Several months ago, a paper was published about sweet potatoes being “natural GMOs”. It got a lot of coverage in the press. I thought that it was high time that I read the original paper to see what it was all about.
The paper is freely available in PNAS (Proceedings of the National Academy of Sciences). The paper starts by defining horizontal gene transfer. This naturally occurring process is when a gene goes from one species to another, and has been studied quite a bit in bacteria. Scientists are starting to identify instances of horizontal gene transfer in non-bacterial organisms: sometimes the gene that gets transferred ends up being non-functional, but sometimes it continues performing its original function. Consequently, horizontal gene transfer can be important in the evolution of species.
When individuals oppose GMOs claiming that these are not natural since scientists are taking a gene from one species and adding it to another, it is often pointed out that horizontal gene transfer happens “naturally” without any human intervention. To understand this point (and the importance of this paper), it is necessary to explain one of the more common methods that scientists use for transgenesis: Agrobacterium-mediated transformation.
The summary below is from this freely available review (any additional references are indicated). The Agrobacterium genus has many different bacteria that cause different plant diseases. For genetic engineering, the species used is Agrobacterium tumefaciens which causes crown gall disease. Crown galls are growths on plants, similar to tumors (when reviewing this piece, my husband informed me that many of the gardening books that he’s read highlight the fact that you’re not supposed to use pruning shears on plants that have galls without cleaning them, so that you don’t transfer the bacteria from one plant to another). Galls develop when a chunk of DNA from the bacteria, known as Ti-DNA (Tumor inducing) gets added to the plant’s own DNA. For this to happen, the DNA needs to get cut out of the bacteria, transported into the plant cell, and integrated into the plant’s genome. This process is carried out by proteins that are made by the bacteria known as vir genes (virulence), and there’s quite a few of them that perform different tasks in the transformation process.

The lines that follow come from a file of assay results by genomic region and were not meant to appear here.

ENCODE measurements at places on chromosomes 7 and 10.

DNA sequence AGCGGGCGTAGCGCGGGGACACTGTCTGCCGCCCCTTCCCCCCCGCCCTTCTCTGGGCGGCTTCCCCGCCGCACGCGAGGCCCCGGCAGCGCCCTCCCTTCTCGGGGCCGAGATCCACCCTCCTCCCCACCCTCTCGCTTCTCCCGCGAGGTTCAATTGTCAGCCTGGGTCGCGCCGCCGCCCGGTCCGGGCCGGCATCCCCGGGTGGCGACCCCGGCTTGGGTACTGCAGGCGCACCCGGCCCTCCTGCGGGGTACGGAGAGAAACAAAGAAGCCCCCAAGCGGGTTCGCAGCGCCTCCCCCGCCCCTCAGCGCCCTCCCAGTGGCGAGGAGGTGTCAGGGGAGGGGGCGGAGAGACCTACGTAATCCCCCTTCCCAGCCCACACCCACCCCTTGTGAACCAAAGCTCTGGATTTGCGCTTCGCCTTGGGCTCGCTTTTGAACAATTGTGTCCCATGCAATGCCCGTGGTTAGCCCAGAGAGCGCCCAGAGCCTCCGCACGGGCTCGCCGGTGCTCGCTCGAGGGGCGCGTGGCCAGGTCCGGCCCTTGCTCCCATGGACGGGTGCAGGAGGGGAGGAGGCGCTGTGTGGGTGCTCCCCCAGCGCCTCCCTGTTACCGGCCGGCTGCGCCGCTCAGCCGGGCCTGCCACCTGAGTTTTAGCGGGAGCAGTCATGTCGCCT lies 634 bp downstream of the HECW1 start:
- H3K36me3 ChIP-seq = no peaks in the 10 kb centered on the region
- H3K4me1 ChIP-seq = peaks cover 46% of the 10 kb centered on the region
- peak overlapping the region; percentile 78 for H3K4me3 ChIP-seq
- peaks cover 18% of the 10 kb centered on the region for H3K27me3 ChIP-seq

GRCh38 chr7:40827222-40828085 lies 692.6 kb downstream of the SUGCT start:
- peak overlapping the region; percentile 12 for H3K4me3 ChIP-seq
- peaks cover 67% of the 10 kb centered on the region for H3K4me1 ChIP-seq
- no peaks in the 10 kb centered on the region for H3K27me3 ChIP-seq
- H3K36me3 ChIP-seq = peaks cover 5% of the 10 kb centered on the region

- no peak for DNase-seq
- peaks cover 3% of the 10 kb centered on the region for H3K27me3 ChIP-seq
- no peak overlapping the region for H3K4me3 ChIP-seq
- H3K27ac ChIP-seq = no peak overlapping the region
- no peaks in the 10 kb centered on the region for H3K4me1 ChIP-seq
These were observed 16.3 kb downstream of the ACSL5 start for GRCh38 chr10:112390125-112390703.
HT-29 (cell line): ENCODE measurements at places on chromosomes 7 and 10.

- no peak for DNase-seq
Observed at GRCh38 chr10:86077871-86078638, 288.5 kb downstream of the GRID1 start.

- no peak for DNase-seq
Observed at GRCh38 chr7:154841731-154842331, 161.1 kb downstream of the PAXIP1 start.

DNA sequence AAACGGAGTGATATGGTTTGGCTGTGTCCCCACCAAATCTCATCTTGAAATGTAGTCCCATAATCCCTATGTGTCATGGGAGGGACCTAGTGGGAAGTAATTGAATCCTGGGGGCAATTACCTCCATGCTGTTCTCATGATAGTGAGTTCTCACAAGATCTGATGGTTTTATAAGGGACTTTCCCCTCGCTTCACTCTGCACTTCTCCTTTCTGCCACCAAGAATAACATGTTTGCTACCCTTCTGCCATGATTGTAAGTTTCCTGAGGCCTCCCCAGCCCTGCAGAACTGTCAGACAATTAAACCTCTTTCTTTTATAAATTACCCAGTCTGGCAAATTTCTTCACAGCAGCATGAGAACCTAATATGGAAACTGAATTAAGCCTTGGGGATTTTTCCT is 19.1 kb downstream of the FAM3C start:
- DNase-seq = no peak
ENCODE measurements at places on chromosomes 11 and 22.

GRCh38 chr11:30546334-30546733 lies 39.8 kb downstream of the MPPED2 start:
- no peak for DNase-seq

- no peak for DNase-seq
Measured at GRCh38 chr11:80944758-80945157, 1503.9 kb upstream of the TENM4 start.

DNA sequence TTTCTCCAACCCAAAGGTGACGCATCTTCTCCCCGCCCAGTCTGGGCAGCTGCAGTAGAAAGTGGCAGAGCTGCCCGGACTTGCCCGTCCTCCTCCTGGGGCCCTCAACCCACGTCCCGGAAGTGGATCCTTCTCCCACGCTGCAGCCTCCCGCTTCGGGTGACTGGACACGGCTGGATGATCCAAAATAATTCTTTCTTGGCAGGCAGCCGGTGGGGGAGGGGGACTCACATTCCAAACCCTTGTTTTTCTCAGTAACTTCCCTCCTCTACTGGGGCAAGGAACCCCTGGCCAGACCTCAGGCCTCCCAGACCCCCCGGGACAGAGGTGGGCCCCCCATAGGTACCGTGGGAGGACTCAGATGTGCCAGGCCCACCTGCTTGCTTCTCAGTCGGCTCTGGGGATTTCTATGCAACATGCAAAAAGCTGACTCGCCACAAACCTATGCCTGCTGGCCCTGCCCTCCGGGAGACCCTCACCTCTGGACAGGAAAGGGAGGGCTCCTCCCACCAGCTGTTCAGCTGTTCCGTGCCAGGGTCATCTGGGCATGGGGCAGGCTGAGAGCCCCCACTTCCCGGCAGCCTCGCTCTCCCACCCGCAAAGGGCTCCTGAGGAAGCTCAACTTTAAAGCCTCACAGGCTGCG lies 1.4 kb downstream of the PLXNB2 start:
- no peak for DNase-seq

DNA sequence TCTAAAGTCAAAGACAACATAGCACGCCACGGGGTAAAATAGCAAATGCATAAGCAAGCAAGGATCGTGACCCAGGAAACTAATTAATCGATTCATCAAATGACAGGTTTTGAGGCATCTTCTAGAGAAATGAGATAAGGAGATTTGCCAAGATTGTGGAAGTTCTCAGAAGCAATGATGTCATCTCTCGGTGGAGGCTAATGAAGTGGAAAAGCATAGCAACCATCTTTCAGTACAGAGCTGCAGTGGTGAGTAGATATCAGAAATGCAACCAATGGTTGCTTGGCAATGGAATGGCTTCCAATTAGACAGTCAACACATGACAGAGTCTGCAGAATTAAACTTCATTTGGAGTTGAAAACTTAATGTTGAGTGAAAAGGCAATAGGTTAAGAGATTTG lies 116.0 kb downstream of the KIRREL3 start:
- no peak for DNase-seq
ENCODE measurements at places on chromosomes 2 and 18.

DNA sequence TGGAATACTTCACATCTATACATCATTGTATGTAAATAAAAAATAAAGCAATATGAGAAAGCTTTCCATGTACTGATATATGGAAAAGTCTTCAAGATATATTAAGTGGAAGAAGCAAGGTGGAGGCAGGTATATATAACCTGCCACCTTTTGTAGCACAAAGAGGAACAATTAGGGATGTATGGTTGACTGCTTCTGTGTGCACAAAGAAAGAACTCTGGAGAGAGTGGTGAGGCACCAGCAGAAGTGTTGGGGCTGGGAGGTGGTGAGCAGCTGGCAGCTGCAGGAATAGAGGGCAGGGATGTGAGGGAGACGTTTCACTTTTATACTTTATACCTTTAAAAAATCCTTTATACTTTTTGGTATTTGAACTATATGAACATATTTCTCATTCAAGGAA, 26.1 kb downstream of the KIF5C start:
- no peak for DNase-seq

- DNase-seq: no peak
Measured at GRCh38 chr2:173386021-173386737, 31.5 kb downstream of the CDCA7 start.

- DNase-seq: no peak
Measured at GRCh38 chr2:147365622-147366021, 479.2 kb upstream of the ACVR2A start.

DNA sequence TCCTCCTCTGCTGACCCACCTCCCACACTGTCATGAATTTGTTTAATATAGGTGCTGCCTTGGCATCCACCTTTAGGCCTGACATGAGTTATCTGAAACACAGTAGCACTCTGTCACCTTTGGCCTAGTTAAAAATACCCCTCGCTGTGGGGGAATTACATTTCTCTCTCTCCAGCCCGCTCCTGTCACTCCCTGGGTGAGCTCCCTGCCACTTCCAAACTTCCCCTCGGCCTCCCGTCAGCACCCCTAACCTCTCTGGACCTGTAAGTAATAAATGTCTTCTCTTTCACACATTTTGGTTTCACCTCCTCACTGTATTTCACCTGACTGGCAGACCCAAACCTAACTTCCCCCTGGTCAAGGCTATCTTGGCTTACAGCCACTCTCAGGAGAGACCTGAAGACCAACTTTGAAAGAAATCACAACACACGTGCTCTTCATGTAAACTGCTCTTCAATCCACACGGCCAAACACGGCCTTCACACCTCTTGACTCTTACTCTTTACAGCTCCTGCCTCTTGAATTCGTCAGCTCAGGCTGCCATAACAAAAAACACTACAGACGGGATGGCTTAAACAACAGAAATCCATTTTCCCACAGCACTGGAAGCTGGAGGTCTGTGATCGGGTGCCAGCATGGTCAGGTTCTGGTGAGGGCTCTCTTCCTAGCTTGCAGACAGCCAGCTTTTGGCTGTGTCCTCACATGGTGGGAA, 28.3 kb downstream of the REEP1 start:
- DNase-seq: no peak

The vir genes get activated by sensing compounds that are released when a plant is injured. Think of the injury as an alarm bell that suddenly alerts the Agrobacterium to the fact that infection is now possible. Once the vir proteins are active, they process the bacterial DNA that will be transported into the plant cell. This DNA is flanked on both sides by a very short segment of DNA that acts as a recognition site for vir proteins which then cut the DNA. Think of the short DNA segments as neon lights flashing “CUT HERE”. Once the vir proteins cut the DNA, it is transported by proteins across a channel in the plant’s cell wall. In this process, different vir proteins transport the DNA, protect the DNA from getting degraded, and also form the channel to get the DNA into the plant cell, so there are many players in this process. Once it’s in the plant cell’s nucleus, the bacterial DNA gets integrated with the plant DNA, and several mechanisms have been proposed as to how this may happen. Once the DNA gets integrated, it can activate gall-causing proteins using the plant’s own cellular machinery. The DNA that gets transferred from the bacterium to the plant is known as T-DNA (Transfer-DNA. Remember this one, because the abbreviation will be used in the paper).